Multiple organization access to clinical data

(Bala Sambandam) #1

Has there been any thought given to supporting access to clinical data by multiple independent practices/organizations? What I envision is a system perhaps running on AWS where users from all of the country log in. The organization that they belong to represents the context with which they access the system. Patient demographics and notes are visible to all users with safeguards to prevent a member of one organization from breaking the revenue cycle of another organization. This doesn’t seem difficult.

(Robert Down, BSN, RN) #2

Hi @balaguru,

You can already setup individual facilities within 1 instance of OpenEMR

(Bala Sambandam) #3

What I meant was that multiple organizations/practices accessing the same system. Each organization has it’s own taxid and complement of staff. There are trust issues when you allow multiple organizations to access the same system. Just adding facilities and users to an instance is not going to address that. No member of one organization should be able to break the revenue cycle of another by entering incorrect demographics on a patient cared for by both.

(Robert Down, BSN, RN) #4

You could setup multiple sites on the same instance, I believe each site would operate independently of any others. @brady.miller Can you confirm?

(Jerry P) #5

Shared source code but different databases and sites directories.

(Robert Down, BSN, RN) #6

So the solution to this particular question seems to be setting up a site for each independent clinic

(Luis Angel Uriarte) #7

It is very well to set up a site for each clinic, but I think the question is whether you can share the clinical history of the patients. There are many patients who visit different clinics.

(Jerry P) #8

Multi-sites is actually pretty clever. You can have several sites/clinic/practices that share the same source tree however are autonomous with all data. I’ve seen one large practice group that is running three clinics on an AWS/Docker instance. It took a little tuning to balance the t2 machine with the right resources but runs well.

Multi-sites really shine when you need to do any maintenance or upgrades as the application is shared across all the clinics.

(Bala Sambandam) #9

We have been promise interoperatibilty for many years. I feel like we are no closer to seeing true interoperatibility than we were 5 years ago. A system that can scale to manage all 300 million Americans and 1-2 million providers would help get us to true interoperatability. Implementing a universal patient chart with contributors from various organizations is fairly straight forward. Sharing facesheets (demographics) across organizations would be tricky. A universal chart would be helpful in caring for patients. The ability to share facesheets would be helpful to clinic staff. Registering patient is a fairly time consuming process. The ability to use a facesheet created by a member of another organization would be helpful.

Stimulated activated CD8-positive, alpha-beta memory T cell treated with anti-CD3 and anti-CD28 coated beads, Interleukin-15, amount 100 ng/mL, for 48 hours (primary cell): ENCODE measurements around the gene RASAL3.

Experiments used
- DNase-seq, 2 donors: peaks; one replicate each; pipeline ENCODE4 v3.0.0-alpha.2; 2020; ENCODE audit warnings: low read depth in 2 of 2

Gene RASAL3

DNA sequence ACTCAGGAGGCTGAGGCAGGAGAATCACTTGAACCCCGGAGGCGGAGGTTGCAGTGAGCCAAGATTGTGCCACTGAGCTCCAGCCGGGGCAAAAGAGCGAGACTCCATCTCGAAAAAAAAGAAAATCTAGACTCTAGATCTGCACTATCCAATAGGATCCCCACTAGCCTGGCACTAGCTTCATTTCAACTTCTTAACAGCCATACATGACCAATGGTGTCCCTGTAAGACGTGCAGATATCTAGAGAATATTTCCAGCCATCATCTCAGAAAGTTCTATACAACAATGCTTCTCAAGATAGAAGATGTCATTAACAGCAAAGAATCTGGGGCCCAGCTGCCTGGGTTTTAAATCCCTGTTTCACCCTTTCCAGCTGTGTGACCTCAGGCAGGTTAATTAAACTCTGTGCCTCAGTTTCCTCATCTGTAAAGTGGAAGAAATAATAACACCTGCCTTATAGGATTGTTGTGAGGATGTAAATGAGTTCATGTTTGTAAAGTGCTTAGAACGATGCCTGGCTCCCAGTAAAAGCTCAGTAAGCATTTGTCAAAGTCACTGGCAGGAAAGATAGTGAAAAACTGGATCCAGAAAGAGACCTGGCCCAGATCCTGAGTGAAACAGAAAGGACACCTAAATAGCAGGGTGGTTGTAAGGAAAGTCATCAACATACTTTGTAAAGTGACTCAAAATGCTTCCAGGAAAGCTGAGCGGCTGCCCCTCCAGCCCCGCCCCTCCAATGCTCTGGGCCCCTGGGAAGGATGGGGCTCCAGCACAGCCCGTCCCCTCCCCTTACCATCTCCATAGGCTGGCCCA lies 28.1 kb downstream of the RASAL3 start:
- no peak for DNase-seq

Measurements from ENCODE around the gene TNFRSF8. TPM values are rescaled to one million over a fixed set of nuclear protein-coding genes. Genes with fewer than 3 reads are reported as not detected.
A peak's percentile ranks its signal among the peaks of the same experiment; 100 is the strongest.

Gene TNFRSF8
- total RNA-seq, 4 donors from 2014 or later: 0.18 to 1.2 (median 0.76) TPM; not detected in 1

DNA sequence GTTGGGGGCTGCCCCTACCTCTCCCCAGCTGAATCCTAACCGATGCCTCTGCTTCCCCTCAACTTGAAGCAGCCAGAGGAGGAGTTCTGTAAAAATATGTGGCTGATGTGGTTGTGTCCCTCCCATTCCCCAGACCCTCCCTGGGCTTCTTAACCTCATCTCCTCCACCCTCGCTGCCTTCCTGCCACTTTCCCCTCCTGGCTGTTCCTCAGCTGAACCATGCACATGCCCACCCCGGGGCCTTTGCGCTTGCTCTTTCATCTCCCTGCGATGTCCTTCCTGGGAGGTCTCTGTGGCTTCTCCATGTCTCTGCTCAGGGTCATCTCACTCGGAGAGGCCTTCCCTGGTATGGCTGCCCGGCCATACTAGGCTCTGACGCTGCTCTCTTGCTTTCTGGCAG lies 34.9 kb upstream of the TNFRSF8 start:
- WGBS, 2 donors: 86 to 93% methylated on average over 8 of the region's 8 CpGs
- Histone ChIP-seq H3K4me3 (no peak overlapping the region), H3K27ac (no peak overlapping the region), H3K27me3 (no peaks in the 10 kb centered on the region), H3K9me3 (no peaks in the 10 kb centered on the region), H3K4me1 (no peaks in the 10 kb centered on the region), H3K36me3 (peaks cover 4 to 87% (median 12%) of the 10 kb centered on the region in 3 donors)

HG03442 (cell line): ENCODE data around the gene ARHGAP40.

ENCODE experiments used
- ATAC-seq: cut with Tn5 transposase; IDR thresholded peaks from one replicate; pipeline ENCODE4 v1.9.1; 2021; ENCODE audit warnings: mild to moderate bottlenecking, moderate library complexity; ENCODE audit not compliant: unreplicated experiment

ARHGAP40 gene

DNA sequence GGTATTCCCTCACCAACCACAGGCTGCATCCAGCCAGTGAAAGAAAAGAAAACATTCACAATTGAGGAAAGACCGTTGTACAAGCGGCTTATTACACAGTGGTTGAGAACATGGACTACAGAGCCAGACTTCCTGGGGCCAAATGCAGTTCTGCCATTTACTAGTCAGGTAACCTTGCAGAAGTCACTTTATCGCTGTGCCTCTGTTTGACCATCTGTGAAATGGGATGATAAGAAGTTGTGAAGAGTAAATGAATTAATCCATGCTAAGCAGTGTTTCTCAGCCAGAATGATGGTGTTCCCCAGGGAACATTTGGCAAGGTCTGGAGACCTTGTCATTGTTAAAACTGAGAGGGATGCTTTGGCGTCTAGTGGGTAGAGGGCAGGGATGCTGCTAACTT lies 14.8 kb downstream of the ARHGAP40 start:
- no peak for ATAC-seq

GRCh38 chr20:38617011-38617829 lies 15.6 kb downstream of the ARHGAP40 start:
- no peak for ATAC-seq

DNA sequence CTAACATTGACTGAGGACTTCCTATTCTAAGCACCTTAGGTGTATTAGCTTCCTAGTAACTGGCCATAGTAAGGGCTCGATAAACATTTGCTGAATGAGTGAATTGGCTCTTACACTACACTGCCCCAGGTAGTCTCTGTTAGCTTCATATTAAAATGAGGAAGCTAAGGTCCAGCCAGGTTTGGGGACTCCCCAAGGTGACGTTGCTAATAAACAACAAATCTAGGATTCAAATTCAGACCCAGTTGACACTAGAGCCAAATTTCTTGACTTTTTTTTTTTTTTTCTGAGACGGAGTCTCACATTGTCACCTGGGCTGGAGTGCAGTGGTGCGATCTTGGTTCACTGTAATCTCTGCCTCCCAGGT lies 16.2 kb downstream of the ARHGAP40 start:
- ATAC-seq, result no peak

(Jerry P) #10

Who promised this to you?

(Bala Sambandam) #11

HITECH and to a lesser degree HIPAA. To be honest I have already implement a system to do what I propose but wouldn’t mind seeing openemr do the same to keep me on my toes. I am a physician and developer.

(Jerry P) #12

Sounds great. So much to do and resources are always at issue. It’d be more than welcomed if you wanted to share some of your insights with us. I know it was probably a labor of love for ya and i’ve found in many cases, physicians make great engineers.

Hey, we even welcome code contributions :slight_smile:

(Bala Sambandam) #13

Labor of love is aprapos. I have spent way too much time on this given my hectic schedule as a physician. I don’t want to give away all my IP as I hope to market this but I would say that key to implementing a system like this a versioning system for facesheets and robust role/permission system. The sharing of clinical notes is easy after that. What motivated me to start this thread is the suspicion that I am missing some fundamental reason why no one else has done this already. I took me only a couple of months and 26k lines of code to implement it.

(Jerry P) #14

Difficult for me to way in as to the whys because, I don’t have the clinical experience. This is why physicians and clinicians in general, tend to write good software for the industry. I started out as an electrical engineer who got tired of waiting for coders to write the firmware to run my designs. So I took up programming which helped greatly with my end product.

I bet though there are others viewing this thread that could far better speak to you about the whys. If you want to try and integrate anything to OpenEMR then, i’m your man.

Great speaking with you and thanks for sharing.

(Bala Sambandam) #15

Firmware is fun. Thinking about real time execution is interesting and all the issues to be addressed is fun. In medical school I wrote software to tune the ECU on my car. If I get some time I will try to review the openemr schema and do a gap analysis on what it would take to to support multi org access. Unfortunately that is a big if.